Fans of Alsace wines have often been confused and frustrated by the reluctance of some producers to include information about the sweetness of their wines. From the 2021 harvest, there will be no choice in the matter, following the introduction of new laws in 2020. According to Raymond Lassablière of the Alsace Winegrowers Association (AVA), the label of every bottle will have to clearly reveal whether its contents are ‘sec’ (dry); ‘demi-sec’ (off-dry); ‘moelleux’ (medium-sweet) or ‘doux’ (sweet). Alternatively, a sweetness scale can be used.
The four sweetness categories are defined using an EU model that takes account of the tartaric acid content as well as the sugar. One simple definition of a wine labelled as ‘sec‘ is that it will have less than four grams per litre of residual sugar. However, wines with up to nine grams can also use this term provided that their tartaric acid content is never more than two grams lower than the sugar. So wines with nine, eight and seven grams per litre of sugar would have to have seven, six and five grams of acidity respectively.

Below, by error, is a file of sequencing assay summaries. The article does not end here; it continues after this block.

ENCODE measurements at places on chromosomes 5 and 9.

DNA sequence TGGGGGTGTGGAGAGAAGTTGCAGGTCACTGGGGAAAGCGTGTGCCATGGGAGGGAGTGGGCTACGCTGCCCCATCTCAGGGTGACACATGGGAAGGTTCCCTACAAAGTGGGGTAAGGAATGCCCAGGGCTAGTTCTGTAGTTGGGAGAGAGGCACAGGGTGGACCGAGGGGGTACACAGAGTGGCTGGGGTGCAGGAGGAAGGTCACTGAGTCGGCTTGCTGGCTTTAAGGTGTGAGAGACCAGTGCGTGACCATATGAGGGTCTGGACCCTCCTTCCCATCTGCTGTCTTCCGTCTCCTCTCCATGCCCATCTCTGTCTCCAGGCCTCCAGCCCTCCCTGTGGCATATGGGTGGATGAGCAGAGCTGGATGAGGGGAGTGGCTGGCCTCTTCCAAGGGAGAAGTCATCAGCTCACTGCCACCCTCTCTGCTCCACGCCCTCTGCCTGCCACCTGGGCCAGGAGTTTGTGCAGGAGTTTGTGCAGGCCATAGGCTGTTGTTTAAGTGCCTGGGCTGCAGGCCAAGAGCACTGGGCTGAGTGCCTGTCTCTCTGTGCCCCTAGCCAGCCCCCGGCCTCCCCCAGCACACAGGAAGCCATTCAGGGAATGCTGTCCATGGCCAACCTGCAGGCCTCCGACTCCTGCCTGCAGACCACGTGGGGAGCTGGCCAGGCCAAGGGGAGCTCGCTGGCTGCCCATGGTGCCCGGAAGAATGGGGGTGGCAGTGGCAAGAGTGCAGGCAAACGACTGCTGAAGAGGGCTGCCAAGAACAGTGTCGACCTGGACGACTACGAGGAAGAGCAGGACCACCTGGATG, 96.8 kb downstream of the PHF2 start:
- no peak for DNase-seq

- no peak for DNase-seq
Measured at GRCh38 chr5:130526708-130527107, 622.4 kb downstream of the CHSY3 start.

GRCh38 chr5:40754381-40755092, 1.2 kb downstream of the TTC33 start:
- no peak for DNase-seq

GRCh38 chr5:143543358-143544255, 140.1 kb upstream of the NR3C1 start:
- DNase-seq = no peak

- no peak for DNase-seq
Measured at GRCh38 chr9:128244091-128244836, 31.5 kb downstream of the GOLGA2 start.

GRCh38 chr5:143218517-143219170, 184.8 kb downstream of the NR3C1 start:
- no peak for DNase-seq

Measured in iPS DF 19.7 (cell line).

A similar principle applies to demi-sec, wines that either have to have less than 12g/l or less than 18g/l and acid content per litre of not more than 10 g lower than the RS. (So a wine with 18g/l of RS would need to have at least eight grams of acid). From 18g/l to 45 a wine is defined as moelleux. Above that it’s doux.
This recognition of perceived sweetness as opposed to simply listing the levels of residual sugar may be very relevant to European wine labels beyond Alsace when new ingredient listing regulations are introduced within the next five years – though presumably new terms will be required for the increasingly popular sector of red wines with 10-15g/l of residual sugar.